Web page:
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  1. #1
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    England and Pubs

    Not really cooking, but having to do with food. . .

    I'm making my first jump to the other side of the pond next month. That's right! This Yank is headed to England. I've noticed that many of y'all are Brits, and I was wondering if you might share some suggestions for places to eat. I'll be staying in London, Cambridge and Bath, so Bed and Breakfasts, Pubs and/or other recommendations of any kind in those areas would be much appreciated.

    And, since this is a Cooking forum, I'll send on my world famous Banana Bread recipe to anyone that offers a suggestion. <img src=/S/cheers.gif border=0 alt=cheers width=30 height=16>

    Thanks!

  2. #2
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    Re: England and Pubs

    First of all the caveats - it is depressingly easy to eat appallingly in English pubs - many are part of chains and have very similar centralised, plasticised menus offering chicken terryaki, thai spiced prawns, lasagne etc etc. They can be found all over the country London included and pop up with alarming frequency around tourist spots especially.

    However there are some great places that offer genuinely home cooked food in pleasant surroundings. If you are around central London SW1 (Buckingham Palace, Houses of Parliament, Trafalgar Square etc) then the following may be of interest:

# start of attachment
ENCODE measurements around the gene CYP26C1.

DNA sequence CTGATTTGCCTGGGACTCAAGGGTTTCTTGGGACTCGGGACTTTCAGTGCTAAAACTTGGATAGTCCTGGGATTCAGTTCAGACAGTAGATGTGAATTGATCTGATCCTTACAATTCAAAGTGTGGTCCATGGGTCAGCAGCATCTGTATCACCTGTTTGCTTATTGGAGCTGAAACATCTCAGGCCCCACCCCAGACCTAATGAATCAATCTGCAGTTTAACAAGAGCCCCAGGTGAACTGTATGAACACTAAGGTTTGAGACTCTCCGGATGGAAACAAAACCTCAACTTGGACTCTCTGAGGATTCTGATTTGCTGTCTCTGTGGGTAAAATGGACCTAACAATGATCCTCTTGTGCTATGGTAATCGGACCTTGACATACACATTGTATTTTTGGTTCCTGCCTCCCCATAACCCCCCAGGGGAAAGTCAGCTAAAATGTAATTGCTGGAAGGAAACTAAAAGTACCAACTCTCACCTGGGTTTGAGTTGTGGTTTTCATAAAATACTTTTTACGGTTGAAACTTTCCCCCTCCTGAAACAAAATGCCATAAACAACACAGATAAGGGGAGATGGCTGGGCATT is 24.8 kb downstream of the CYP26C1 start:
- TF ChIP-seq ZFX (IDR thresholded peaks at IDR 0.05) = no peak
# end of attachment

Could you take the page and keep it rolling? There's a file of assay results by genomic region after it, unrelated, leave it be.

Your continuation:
Ebury St Wine Bar - good wine list, good bar meals, friendly staff and locals and a good more expensive restaurant for treats
    Grenadier, Wilton Row - good beer, very English, quirky, OK food
    Nags Head, Kinnerton Street - genuinely friendly, decent food
    Orange Brewery, Pimlico Road - Home brew at its best, friendly atmosphere, opposite very popular Saturday morning Farmers market

    In the City (St Pauls Cathederal, Stock Exchange etc) try
    The Black Friar - Queen Victoria Street - fabulous Edwardian art nouveau decor and bags of atmosphere
    The Eagle, Farringdon Road - some of the best pub food in town at very reasonable prices
    The Old Bank of England, Fleet Street - Converted from an old banking hall fabulous architectural features and decent food
    Olde Cheshire Cheese, off Fleet Street - 17th century and a bit touristy but worth a visit if you are nearby

    Also there is a fabulous farmers market held every Friday and Saturday in Borough Market (London Bridge Tube) which is well worth a visit for proper food being sold by its producers, most offer lunchtime snacks - try the fabulous Chorizo and Rocket in a Roll from Brindisa, fresh hand dived scallops with garlic & lemon, venison burgers, home produced sausages & bacon all for about $5. Well worth a visit

    HTH
    Regards

  3. #3
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    Re: England and Pubs